Essay Winner Spotlight: Improving Global Health Through Scientific Development
January 16, 2010
Seeking fresh new approaches to global health policy, the CSIS Commission on Smart Global Health launched a contest to attract innovative ideas from both students and professionals. Entrants needed only to answer one question: What is the most important thing the U.S. can do to improve global health over the next 15 years?
We are pleased to highlight Andrew S. Robertson as the 2nd place in the student division.
Andrew Robertson is completing his law degree at the University of California, Berkeley, with a focus on intellectual property, science policy and global health. From 2005 to 2007, Andrew was a AAAS S&T Policy Fellow at the U.S. Department of Health and Human Services (DHHS), Office of the Secretary, where he worked on policies concerning emerging and neglected disease threats. Prior to joining DHHS, Andrew researched protease inhibitors as a faculty research fellow at the Wellcome Trust Sanger Centre in Cambridge, UK. Andrew was a Gates Scholar at Cambridge University, and holds a Ph.D. in molecular genetics.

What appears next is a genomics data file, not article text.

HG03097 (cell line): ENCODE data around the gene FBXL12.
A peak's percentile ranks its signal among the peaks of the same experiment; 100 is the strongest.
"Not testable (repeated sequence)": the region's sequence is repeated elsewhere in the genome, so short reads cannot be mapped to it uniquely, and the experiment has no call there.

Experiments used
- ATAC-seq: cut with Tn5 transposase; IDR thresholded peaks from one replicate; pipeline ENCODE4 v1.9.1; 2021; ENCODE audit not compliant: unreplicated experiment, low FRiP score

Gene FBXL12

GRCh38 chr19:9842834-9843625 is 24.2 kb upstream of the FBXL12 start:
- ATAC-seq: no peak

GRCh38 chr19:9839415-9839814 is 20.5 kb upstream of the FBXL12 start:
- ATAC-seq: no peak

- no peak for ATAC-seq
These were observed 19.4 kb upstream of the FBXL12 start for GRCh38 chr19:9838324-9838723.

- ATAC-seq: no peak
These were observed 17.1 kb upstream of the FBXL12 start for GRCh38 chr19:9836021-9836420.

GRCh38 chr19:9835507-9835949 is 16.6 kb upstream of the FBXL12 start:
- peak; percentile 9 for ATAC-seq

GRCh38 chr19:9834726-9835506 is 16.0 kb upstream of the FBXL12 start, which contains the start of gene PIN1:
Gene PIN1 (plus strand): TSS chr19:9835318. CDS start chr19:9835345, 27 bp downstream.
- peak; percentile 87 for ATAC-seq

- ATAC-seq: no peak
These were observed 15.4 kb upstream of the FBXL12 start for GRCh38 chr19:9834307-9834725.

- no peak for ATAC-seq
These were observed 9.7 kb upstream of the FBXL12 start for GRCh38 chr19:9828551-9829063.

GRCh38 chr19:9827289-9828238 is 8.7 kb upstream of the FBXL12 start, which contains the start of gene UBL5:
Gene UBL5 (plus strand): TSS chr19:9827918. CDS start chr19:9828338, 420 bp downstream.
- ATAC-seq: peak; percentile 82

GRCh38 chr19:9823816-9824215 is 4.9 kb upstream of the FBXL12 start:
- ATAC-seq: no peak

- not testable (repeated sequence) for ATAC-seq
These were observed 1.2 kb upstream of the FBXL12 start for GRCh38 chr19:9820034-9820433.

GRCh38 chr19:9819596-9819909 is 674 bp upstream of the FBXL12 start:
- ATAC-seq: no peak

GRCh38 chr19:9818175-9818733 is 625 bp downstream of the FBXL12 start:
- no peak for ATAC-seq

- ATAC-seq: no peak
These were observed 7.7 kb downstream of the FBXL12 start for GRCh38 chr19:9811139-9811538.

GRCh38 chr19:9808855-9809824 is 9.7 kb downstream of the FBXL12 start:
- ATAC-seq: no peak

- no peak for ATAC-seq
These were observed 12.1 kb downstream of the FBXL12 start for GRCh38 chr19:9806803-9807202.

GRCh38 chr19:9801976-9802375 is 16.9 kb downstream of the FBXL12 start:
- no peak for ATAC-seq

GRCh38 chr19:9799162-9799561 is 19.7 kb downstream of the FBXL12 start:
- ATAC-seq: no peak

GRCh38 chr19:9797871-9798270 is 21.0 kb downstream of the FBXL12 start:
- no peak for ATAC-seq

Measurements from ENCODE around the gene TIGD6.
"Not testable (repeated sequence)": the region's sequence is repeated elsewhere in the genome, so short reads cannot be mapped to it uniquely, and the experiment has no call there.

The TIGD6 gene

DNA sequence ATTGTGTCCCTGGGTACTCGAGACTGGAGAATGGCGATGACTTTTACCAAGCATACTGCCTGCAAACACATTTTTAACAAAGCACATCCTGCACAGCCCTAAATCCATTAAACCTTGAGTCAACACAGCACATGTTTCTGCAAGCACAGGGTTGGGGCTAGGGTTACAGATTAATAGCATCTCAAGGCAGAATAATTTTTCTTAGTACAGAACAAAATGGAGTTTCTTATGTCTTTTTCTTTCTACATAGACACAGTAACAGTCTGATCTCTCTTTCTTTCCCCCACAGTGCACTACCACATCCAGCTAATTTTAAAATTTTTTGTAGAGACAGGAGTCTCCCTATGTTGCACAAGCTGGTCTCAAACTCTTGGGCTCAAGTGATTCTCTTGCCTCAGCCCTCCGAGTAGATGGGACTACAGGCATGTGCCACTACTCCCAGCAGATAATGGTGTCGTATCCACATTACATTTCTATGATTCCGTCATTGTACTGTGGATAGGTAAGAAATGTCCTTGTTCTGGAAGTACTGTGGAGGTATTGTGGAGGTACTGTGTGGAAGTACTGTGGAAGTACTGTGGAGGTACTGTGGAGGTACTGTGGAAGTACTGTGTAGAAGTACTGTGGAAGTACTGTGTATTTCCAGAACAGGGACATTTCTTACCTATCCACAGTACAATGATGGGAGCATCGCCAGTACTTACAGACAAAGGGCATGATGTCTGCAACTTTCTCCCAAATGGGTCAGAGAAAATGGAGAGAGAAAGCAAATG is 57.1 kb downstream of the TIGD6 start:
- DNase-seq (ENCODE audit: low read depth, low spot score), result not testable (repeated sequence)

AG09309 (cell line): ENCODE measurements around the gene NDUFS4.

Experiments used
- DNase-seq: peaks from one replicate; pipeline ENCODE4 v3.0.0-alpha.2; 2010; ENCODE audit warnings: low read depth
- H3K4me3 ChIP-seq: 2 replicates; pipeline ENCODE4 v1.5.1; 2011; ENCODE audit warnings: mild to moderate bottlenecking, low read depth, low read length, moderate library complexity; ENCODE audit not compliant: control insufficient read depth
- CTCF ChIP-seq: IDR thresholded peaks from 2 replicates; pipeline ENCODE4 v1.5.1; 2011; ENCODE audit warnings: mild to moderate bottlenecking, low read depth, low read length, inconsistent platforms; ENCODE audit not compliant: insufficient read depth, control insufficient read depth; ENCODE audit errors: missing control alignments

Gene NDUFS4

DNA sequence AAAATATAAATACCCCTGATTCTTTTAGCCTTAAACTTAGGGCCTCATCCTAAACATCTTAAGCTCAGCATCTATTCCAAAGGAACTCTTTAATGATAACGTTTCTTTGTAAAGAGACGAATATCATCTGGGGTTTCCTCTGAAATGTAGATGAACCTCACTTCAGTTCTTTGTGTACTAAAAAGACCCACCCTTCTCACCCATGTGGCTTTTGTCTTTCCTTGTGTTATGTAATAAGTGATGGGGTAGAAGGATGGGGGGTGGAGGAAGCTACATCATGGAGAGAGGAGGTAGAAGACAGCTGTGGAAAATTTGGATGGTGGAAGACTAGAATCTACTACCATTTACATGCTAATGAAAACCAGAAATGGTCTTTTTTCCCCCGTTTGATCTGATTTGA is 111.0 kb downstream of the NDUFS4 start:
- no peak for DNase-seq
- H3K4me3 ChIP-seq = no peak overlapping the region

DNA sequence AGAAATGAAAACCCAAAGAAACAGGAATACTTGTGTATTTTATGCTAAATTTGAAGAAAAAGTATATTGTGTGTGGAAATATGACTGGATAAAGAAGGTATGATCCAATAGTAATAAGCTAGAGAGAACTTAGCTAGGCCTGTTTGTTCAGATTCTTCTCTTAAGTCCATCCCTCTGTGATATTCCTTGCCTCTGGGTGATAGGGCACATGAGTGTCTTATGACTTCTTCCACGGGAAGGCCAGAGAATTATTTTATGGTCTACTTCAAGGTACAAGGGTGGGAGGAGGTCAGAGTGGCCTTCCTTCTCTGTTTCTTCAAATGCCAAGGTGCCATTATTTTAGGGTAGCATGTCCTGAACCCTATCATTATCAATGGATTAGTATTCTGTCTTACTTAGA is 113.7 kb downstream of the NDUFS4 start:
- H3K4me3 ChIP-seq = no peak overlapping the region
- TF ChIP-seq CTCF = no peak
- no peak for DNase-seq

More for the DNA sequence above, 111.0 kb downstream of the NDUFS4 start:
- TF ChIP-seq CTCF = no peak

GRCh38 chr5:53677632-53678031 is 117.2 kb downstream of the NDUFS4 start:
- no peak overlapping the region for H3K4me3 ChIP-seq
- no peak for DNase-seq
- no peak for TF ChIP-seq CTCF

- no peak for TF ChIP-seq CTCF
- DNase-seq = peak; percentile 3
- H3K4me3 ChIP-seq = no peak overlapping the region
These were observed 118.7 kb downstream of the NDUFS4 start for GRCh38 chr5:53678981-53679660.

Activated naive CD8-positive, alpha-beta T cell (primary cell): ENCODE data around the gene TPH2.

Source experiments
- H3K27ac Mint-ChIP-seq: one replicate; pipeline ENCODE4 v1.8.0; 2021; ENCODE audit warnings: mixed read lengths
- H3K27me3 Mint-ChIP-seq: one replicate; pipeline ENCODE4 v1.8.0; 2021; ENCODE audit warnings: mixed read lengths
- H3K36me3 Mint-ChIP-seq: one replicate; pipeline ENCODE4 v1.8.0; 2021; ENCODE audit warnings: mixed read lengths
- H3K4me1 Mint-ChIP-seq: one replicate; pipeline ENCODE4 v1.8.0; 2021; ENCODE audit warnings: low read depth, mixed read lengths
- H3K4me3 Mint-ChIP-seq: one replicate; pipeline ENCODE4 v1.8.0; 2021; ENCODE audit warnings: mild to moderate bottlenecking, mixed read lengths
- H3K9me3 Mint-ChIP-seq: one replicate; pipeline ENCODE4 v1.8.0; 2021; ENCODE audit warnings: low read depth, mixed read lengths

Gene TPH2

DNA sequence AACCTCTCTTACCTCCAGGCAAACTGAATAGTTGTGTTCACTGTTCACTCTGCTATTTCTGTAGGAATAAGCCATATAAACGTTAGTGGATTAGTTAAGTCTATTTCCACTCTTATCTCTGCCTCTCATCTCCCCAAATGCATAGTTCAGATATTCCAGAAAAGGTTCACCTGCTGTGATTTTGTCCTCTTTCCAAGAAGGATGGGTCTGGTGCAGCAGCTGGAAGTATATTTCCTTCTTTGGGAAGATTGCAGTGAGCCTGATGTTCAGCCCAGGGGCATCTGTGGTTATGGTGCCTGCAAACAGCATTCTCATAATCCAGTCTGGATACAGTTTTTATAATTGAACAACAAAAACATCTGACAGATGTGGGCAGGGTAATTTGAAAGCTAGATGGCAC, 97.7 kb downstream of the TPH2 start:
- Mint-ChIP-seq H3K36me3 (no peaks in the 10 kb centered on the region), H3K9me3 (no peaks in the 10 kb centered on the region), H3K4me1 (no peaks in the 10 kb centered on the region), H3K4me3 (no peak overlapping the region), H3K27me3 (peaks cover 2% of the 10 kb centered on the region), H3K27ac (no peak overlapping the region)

In late 2005, I traveled to Entebbe, Uganda, to participate in my first of a series of H5N1 influenza regional training workshop for African scientists. At the time, the U.S. Government was engaging the developing world to educate scientists about the pathology, epidemiology and detection of the growing H5 threat. During my presentation on the U.S. international bird flu strategy, I grew concerned that many in the audience looked skeptical. Finally, a doctor from south Sudan stood and asked, “Why is it that the U.S. considers H5 to be a priority for African countries?” I answered with mortality statistics from past influenza pandemics, but the purpose behind the question was clear. Bird flu was important, but it was a Western priority. The workshop participants came from countries with their own health crises, such as endemic disease, famine, drought, poverty and conflict, and wanted to learn how to confront these challenges head-on. They hadn’t come to Entebbe that week to learn about U.S. policies on bird flu – they came to learn about the science. --- Read More